I'd still feel better about living in my NRDS town if there was some way to boot out anyone that needed to be removed for the general good right at that moment. Without waiting for a granular trespassing patch or the administrative headaches involved with getting them permanently blacklisted. What if you just want them to leave for today but welcome them back next week when they're acting better?

Trespass is good for groups you seem likely to end up at war with in the future but it's not fluid enough for day-to-day decisions about the welfare of the settlement.

Goblin Squad Member

I could see a more temporary thing that auto-expires after 24 hours or so being a good thing. Especially if the permissions are separate so that you can hand those rights out to lower officers but the exiled until further notice rights are reserved for higher officers.

However I don't think there should be anything that kicks in faster than it would take to reach the nearest border from any point within the territory. Otherwise you can get killed without consequence or warning in territory where you were welcome only moments before.

Goblin Squad Member

Bluddwolf wrote:
That is unknown at this time. It depends on force strength of both aggressor and defender.

It probably also depends on timers as the original description of outposts did.

GW Blog wrote:
In addition to simply grabbing what you can from an unguarded node, it is also possible to bleed an outpost dry by rapidly harvesting all its crops, furiously butchering all its livestock, or recklessly mining all its ore. Such a process is extremely harmful to the outpost but allows you to walk away with a much greater bounty. If—after slaying all the guards and gaining access to the outpost bank—you can hold onto that outpost for ten minutes, you can begin strip mining. The resource production intervals for that outpost are reduced from an hour to ten minutes, producing goods based on the highest appropriate cultivation skill of a raider within the outpost area. Although this rapidly produces a large amount of goods, it also deals 10% of the outpost's maximum hit points in damage to that outpost with each interval, eventually destroying the structure.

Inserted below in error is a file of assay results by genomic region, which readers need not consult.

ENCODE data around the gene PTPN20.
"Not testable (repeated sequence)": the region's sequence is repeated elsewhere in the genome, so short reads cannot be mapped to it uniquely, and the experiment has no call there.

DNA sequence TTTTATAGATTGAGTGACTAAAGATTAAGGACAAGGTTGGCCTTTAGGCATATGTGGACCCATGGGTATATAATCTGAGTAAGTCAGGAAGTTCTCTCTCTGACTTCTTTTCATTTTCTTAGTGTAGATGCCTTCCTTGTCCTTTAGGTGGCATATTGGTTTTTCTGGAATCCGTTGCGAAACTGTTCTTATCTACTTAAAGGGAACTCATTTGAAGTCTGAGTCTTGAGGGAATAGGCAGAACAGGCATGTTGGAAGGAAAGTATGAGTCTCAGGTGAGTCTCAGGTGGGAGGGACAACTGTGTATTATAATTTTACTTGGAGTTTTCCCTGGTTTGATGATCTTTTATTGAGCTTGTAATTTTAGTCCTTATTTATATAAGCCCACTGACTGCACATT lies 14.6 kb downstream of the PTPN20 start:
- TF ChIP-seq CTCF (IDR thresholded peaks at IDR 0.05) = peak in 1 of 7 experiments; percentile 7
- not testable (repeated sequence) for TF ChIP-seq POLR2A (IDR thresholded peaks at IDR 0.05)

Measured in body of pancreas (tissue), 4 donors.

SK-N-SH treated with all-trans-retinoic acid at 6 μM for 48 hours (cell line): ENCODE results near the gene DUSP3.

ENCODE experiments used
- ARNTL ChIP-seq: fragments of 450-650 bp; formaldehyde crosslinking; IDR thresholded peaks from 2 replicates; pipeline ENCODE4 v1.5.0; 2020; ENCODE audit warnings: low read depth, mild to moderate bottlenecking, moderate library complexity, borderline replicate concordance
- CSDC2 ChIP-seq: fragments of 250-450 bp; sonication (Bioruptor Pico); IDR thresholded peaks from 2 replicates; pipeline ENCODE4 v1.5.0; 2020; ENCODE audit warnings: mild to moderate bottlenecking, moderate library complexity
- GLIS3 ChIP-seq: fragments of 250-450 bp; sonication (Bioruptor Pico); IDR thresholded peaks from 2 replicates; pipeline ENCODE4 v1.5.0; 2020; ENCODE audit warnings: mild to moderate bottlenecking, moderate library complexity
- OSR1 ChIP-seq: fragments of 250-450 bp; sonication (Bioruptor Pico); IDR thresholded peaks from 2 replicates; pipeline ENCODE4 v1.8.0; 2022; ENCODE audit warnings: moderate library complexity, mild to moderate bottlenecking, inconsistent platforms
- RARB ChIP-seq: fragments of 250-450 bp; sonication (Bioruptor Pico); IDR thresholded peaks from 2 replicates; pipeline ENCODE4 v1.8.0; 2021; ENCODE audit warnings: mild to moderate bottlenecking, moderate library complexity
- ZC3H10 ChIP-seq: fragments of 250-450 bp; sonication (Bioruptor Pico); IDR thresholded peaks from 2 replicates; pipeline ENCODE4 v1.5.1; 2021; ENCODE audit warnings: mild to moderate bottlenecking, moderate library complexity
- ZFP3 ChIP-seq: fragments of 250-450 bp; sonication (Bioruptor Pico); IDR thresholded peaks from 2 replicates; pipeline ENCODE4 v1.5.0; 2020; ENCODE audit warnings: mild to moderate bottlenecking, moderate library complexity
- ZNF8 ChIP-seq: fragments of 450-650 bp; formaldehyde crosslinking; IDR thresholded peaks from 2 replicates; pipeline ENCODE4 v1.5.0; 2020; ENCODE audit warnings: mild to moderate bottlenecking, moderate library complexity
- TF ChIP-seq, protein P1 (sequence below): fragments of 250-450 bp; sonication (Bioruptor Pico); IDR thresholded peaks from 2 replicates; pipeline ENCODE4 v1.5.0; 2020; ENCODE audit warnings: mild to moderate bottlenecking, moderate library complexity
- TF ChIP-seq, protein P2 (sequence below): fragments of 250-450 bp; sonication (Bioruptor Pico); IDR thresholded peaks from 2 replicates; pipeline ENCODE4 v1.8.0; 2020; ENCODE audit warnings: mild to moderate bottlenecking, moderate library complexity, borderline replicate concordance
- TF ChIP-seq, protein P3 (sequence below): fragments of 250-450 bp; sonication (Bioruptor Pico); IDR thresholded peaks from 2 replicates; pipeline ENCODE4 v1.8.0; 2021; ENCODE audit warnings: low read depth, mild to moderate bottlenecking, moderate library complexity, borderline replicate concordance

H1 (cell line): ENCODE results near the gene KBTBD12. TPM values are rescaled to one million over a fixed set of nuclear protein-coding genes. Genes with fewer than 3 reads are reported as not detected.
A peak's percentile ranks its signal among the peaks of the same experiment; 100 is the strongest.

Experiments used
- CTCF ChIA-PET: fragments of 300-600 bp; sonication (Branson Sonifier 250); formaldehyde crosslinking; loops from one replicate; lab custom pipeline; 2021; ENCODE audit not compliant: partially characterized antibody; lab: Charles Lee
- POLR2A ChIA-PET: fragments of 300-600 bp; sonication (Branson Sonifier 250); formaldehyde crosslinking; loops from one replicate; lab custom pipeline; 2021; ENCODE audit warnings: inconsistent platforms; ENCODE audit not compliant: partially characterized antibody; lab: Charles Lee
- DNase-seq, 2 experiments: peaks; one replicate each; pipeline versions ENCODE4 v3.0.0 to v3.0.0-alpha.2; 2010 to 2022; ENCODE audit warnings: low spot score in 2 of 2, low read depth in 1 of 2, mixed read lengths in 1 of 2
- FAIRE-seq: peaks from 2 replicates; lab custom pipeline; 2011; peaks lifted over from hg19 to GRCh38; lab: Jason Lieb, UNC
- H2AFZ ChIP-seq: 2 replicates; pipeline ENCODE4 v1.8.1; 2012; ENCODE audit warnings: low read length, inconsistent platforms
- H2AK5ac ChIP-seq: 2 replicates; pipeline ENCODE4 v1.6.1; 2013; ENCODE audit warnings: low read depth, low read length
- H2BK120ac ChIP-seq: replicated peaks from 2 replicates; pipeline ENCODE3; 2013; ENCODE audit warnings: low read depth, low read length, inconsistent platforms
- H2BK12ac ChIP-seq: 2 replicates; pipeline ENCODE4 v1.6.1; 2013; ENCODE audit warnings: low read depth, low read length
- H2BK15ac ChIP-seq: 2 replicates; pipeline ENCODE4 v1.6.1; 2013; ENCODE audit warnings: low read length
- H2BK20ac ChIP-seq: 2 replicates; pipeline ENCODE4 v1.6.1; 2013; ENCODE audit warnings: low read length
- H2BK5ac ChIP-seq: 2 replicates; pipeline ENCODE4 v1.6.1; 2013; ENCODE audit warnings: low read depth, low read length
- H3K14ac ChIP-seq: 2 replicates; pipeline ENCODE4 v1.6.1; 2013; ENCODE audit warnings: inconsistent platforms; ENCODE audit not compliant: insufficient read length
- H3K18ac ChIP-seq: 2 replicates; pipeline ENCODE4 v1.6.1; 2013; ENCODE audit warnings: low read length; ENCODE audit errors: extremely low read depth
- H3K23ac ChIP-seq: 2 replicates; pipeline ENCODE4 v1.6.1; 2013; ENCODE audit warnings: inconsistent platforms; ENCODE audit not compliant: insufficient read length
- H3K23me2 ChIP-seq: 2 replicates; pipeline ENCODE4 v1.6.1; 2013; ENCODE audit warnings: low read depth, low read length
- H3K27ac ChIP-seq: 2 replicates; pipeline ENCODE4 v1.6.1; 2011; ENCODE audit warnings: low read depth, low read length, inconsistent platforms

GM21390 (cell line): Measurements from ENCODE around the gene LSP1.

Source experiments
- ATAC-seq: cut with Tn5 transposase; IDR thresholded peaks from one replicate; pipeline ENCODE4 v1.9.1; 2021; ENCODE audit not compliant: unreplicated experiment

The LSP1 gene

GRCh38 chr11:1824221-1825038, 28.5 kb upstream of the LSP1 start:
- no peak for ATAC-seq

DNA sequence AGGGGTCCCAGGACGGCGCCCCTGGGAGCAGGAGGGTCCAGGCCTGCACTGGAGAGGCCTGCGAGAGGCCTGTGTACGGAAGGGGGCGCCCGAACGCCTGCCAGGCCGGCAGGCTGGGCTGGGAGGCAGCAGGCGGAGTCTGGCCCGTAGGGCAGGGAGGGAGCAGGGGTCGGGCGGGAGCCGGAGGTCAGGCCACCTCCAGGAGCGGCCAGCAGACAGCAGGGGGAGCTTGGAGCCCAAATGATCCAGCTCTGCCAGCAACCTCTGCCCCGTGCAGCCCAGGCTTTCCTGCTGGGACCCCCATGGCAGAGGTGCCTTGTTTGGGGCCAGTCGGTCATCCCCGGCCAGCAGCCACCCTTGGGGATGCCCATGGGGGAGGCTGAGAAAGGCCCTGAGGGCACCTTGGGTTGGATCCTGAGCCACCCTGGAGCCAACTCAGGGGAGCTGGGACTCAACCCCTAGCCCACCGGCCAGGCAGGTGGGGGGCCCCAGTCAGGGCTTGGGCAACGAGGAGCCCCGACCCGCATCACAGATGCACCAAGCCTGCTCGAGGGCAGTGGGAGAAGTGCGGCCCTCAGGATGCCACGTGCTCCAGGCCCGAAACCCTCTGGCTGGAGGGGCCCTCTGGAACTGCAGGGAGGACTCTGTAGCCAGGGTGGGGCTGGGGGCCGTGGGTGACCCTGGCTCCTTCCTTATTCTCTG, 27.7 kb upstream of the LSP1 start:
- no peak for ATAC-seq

It took an hour an 40 minutes to destroy an outpost. It still may. We can pretty safely assume a POI won't take any less.

Goblin Squad Member

Andius wrote:
It took an hour an 40 minutes to destroy an outpost. It still may. We can pretty safely assume a POI won't take any less.

Again, the time is dependent on force brought to bear on the location. Yes if he same force attacking an outpost, was also used to attack a poi, that force would take longer to destroy the poi if the could at all.

Destroying an outpost woukd probably involve individual items that destroy structers (ie siege hammers). Destroying a POI will almost definitely require some sort of siege equipment, if not siege engines.

Testing in EE will tell us all we will need to know.

Liberty's Edge Goblin Squad Member

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Bluddwolf wrote:
Although I don't think I've even grouped up with a 12 year old, I believe the youngest was 16 and the oldest in late 70's, I'm fairly certain they can learn the principles of Shoot, Move, Communicate.

My experience in the Navy taught me that that Communicate part is stupidly hard to achieve.

Goblin Squad Member

Here is something that I don't like about the OP's system. Correct me if I am mistaken:

You catch a trespasser on your settlement. You could SAD him and get some loot. Next you can kill him, consequence free, and get some more loot. Do I have that right?

Liberty's Edge Goblin Squad Member

No. I'd have the SAD condition of not being able to kill them for x period of time overrule that. It's silly otherwise.

Goblin Squad Member

There are consequences to the citizens for certain actions then. What where the consequence free activities (for crimes) referring too?

Edit: rereading, I see that Andius categorized it as no penalties to corruption/unrest. He did not write about reputation. If he did not mean to include rep freedom then I am wasting your time. :)

Goblin Squad Member

I think the more clear way to say that would be an "enforcement" version of SAD that did not require a rogue level to train, but a guard subclass. That is based on a judgment call by the patrol. Instead of a blanket "Trespassers will be shot" rule. Yes I just made that up. The enforcement would be leave or else, vs give me gold or else. Rejecting those terms allowing for the free kill. Not that I am a fan of either concept.

But back to this raiding thing....

I suppose a great deal will depend on how many of the POIs are outside the settlement hex as well what they produce. Raiders are going to want the POI that is of most value for their efforts. Settlements as well, but location will be as important as the possibility of denying your neighbor something by taking that POI even if you are already producing that resource yourself.